Dear Nintendo: Embrace The Desktop And Mobile Gaming Markets To Sell Your Games

Dear Nintendo,

As of recent you have been handling all the attention from the media suggesting you are making a move towards mobile gaming. Although you deny that this is the case, this is something you should seriously consider. I would even suggest that you also aggressively seek to make your games available for the Mac and PC as well as tablets and smartphones.

Consider Rovio’s success with Angry Birds which is similar to Super Mario Brothers; they have been successful putting their games out on tablets, desktop computers, mobile phones, streaming video players and even regular old consoles. No matter the technology, those birds are there for someone’s enjoyment. You can’t say the same for Super Mario Brothers.

Mario, your mascot and a legendary character from the best-selling gaming franchise of all time, is still largely available on your stationary and portable console systems. Dismissing such an opportunity to expand access to your most trusted brands (even Zelda) would be sad. As you are no doubt aware, there have been emulators available for many years that have allowed your products to be played on desktop computers (for example Dolphin, which helps Windows/Mac users play Gamecube and Wii games).

Part of what makes your company work in my opinion is that you like to cater to all ages. You don’t rely on just niche gamers who flock to a certain type of game. You understand there’s a need for a game like Wii Tennis (and Wii Fit) where everyone can join in and no one gets left out.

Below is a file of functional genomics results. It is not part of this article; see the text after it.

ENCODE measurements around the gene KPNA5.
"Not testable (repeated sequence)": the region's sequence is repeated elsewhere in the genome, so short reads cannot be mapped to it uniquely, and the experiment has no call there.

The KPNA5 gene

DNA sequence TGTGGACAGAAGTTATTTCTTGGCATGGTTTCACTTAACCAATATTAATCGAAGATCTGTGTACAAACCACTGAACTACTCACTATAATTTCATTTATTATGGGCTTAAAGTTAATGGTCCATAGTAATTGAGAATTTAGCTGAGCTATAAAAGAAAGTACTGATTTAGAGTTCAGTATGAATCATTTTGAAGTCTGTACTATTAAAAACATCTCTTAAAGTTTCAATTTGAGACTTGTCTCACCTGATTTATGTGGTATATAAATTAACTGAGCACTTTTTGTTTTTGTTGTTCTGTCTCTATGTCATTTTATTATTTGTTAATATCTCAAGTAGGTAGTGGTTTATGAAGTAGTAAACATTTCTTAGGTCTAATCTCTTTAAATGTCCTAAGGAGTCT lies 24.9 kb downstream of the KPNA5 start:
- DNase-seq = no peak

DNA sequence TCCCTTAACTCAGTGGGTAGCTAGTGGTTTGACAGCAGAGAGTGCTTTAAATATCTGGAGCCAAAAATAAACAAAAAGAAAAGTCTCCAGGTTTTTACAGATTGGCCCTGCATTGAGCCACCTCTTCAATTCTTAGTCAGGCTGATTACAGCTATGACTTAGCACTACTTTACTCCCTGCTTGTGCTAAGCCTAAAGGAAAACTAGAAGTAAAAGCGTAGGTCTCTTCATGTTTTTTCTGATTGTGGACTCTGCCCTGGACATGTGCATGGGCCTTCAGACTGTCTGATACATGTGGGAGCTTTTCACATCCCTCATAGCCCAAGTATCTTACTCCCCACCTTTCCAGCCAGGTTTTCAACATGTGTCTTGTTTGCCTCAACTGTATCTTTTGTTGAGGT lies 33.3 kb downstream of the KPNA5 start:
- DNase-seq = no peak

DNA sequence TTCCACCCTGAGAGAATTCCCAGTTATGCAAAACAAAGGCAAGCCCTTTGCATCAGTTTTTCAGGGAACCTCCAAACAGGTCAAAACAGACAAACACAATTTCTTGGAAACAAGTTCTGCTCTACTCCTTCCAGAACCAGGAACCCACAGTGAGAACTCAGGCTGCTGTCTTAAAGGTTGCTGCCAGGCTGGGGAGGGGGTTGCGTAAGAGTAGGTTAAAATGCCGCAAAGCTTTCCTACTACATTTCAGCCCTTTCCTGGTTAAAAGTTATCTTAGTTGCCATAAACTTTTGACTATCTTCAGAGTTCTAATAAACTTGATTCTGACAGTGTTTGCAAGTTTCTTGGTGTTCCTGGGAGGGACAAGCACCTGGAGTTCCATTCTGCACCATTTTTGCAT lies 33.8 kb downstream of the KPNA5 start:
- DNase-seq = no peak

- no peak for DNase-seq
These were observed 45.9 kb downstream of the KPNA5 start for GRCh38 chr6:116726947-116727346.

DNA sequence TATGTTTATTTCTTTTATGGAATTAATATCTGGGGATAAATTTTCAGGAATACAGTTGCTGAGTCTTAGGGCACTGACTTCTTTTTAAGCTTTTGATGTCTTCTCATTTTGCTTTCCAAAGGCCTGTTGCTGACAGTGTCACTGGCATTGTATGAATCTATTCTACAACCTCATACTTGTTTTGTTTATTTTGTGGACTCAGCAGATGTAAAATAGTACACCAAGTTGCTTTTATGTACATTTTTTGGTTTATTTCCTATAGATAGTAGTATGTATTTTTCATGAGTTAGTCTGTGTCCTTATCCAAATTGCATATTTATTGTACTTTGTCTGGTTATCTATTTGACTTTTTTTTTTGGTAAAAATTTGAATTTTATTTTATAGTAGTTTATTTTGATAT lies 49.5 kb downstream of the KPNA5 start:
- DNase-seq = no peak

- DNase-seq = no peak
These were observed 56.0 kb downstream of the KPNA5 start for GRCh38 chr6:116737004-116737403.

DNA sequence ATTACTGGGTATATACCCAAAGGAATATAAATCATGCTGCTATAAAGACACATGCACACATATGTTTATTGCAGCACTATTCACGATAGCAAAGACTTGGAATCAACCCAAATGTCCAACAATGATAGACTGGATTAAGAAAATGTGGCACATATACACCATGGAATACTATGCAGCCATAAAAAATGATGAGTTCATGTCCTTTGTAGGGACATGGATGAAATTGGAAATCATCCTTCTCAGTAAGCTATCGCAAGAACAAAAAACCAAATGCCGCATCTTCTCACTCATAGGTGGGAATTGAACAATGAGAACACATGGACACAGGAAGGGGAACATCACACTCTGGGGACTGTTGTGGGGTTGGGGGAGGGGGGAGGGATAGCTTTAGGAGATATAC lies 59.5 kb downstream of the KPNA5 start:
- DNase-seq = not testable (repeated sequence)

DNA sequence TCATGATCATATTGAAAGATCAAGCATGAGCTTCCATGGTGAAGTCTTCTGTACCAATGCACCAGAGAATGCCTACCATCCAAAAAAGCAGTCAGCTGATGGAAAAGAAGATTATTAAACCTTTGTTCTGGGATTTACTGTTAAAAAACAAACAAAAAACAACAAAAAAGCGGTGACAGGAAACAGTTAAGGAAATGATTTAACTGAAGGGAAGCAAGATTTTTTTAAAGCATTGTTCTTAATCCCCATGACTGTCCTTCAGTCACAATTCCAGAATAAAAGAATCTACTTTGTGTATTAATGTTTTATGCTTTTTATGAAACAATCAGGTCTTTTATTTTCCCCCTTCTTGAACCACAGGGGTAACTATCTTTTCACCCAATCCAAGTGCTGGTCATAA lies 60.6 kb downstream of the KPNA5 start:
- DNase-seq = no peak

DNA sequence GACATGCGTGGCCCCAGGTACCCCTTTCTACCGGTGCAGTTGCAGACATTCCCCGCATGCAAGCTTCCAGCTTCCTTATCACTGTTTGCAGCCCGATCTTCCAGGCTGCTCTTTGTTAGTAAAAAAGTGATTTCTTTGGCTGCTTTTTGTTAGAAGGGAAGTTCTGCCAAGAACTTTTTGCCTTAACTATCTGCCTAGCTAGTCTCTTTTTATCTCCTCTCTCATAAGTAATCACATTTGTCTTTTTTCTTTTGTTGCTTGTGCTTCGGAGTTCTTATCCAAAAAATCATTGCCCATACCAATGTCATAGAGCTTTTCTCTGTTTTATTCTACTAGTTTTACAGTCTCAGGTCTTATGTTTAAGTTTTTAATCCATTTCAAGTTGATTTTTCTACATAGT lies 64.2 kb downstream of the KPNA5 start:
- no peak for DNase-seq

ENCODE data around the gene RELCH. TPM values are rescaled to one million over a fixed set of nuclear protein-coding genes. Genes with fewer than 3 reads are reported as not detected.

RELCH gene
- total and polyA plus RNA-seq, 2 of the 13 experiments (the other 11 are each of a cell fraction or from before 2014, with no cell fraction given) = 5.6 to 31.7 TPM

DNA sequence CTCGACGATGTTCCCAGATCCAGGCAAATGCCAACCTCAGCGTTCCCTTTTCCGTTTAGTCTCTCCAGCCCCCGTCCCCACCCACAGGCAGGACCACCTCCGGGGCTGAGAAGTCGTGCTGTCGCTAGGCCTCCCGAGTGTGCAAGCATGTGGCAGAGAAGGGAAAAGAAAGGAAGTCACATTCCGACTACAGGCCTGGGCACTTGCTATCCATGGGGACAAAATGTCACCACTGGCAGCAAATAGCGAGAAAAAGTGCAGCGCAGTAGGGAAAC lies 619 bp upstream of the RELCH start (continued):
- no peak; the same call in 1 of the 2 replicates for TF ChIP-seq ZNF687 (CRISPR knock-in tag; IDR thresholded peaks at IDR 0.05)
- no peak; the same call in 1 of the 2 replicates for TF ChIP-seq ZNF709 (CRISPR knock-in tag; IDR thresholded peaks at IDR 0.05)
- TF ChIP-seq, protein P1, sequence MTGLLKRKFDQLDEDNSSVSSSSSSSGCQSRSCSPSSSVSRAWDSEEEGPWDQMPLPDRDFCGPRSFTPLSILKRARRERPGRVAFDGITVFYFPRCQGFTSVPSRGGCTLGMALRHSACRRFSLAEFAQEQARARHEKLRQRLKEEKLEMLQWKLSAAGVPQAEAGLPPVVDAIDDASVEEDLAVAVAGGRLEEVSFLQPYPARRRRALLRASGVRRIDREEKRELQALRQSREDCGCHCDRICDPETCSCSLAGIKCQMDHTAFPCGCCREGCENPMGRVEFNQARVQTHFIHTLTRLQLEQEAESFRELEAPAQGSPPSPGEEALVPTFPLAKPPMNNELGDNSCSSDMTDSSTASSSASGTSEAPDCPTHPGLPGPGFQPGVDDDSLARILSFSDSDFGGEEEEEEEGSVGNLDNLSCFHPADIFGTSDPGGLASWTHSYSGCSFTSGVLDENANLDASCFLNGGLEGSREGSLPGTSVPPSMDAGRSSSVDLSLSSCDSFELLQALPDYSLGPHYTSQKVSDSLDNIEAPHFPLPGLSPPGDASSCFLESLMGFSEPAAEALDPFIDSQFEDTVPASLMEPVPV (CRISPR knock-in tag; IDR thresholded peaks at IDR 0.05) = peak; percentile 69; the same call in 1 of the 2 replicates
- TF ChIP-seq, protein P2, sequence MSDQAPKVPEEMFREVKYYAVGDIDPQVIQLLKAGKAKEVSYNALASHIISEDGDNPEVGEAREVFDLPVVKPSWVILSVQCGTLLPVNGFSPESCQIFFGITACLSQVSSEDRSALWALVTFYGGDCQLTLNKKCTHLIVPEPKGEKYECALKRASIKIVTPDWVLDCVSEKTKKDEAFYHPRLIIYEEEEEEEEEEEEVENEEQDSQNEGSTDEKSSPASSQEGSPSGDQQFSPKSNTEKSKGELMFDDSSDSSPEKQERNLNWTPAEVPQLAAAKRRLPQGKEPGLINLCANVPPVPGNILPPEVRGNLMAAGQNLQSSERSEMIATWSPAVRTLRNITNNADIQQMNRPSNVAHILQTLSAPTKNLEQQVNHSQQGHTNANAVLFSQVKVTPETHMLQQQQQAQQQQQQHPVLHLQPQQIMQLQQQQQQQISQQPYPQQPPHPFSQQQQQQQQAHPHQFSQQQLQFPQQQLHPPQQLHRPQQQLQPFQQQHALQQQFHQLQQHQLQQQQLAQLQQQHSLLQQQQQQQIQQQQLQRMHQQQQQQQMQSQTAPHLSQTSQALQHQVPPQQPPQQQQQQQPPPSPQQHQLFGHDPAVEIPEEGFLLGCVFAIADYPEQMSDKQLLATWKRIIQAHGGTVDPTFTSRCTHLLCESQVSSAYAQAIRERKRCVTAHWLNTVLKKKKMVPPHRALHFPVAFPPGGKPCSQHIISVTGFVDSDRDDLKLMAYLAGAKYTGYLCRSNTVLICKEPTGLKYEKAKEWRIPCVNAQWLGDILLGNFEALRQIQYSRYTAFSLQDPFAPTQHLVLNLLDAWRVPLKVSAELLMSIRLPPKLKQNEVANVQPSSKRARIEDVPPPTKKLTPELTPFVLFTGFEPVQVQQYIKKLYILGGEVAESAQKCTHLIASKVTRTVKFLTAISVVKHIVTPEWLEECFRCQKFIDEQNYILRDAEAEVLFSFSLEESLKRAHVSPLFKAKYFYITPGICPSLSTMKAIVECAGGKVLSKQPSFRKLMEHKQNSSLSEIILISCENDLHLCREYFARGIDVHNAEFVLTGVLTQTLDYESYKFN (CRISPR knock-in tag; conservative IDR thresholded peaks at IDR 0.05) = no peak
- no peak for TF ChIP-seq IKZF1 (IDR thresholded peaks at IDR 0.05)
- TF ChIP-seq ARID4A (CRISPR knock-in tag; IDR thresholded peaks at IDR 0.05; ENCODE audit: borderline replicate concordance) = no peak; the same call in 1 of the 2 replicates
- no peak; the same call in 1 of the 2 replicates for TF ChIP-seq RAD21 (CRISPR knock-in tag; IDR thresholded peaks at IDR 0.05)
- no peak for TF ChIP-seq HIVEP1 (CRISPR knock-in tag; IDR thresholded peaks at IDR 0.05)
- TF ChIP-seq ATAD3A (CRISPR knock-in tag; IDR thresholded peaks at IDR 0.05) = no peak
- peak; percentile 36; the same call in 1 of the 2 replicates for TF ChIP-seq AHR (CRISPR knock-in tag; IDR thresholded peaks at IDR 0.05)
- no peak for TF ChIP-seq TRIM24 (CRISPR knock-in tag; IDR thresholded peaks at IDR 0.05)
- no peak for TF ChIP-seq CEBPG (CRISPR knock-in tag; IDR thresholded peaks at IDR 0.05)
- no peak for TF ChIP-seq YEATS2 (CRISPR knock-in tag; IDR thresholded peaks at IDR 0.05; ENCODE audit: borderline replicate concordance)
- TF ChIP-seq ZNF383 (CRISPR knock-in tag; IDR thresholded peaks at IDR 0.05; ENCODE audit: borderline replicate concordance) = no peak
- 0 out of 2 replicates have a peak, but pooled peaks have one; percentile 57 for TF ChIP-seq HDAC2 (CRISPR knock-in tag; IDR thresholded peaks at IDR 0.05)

I would send your people to Amazon, Apple, Steam or even Roku and get those games into other markets with all the power you can muster. Since there is a demand for retro gaming, you should consider selling your classic titles such as the original Mario Brothers NES trilogy which is still popular today. You can put together a separate team, so as not to make the main development team do all the work, that can re-code those games for those other markets.

Should this work out, I would imagine you would no longer need to make consoles. The console base of customers you have may be disappointed, but successful businesses are about change. I am sure, as innovative as you were in the past, that you can be that again.


Matthew Milam

P.S. Hit me up on Twitter or email me at if you think my ideas are sound.

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